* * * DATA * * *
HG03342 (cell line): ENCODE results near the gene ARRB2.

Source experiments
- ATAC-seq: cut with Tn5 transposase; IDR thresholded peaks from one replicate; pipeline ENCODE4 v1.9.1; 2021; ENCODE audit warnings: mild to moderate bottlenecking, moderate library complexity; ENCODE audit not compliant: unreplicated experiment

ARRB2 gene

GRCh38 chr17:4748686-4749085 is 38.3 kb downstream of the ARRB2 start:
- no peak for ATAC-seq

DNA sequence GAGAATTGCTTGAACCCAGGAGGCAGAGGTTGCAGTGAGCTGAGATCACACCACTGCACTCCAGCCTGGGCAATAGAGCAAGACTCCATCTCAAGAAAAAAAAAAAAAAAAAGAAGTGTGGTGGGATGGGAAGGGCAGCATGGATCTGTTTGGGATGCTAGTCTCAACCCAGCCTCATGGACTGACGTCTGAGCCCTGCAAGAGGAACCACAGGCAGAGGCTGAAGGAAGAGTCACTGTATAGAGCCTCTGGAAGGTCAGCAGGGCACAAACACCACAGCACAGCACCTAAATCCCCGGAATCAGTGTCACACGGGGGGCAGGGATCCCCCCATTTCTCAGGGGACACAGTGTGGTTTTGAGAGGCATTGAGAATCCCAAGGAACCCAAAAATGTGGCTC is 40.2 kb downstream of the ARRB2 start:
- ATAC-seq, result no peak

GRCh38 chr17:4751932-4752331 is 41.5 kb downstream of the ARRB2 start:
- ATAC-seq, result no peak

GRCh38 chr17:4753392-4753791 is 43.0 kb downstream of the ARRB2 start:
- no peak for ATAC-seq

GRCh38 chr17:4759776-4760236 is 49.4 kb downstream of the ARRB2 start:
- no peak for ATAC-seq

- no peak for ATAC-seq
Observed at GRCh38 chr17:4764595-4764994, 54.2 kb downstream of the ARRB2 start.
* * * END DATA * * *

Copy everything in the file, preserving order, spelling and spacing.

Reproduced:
HG03342 (cell line): ENCODE results near the gene ARRB2.

Source experiments
- ATAC-seq: cut with Tn5 transposase; IDR thresholded peaks from one replicate; pipeline ENCODE4 v1.9.1; 2021; ENCODE audit warnings: mild to moderate bottlenecking, moderate library complexity; ENCODE audit not compliant: unreplicated experiment

ARRB2 gene

GRCh38 chr17:4748686-4749085 is 38.3 kb downstream of the ARRB2 start:
- no peak for ATAC-seq

DNA sequence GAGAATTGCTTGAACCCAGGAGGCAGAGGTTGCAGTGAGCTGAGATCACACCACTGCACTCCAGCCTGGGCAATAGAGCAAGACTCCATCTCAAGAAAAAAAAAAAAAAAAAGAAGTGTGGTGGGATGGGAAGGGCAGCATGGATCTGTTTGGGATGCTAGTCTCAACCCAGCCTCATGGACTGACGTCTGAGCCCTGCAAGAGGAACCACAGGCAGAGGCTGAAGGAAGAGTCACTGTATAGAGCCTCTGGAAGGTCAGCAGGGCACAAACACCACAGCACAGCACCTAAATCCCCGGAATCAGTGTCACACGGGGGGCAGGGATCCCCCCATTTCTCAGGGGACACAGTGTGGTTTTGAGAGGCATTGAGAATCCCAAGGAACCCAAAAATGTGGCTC is 40.2 kb downstream of the ARRB2 start:
- ATAC-seq, result no peak

GRCh38 chr17:4751932-4752331 is 41.5 kb downstream of the ARRB2 start:
- ATAC-seq, result no peak

GRCh38 chr17:4753392-4753791 is 43.0 kb downstream of the ARRB2 start:
- no peak for ATAC-seq

GRCh38 chr17:4759776-4760236 is 49.4 kb downstream of the ARRB2 start:
- no peak for ATAC-seq

- no peak for ATAC-seq
Observed at GRCh38 chr17:4764595-4764994, 54.2 kb downstream of the ARRB2 start.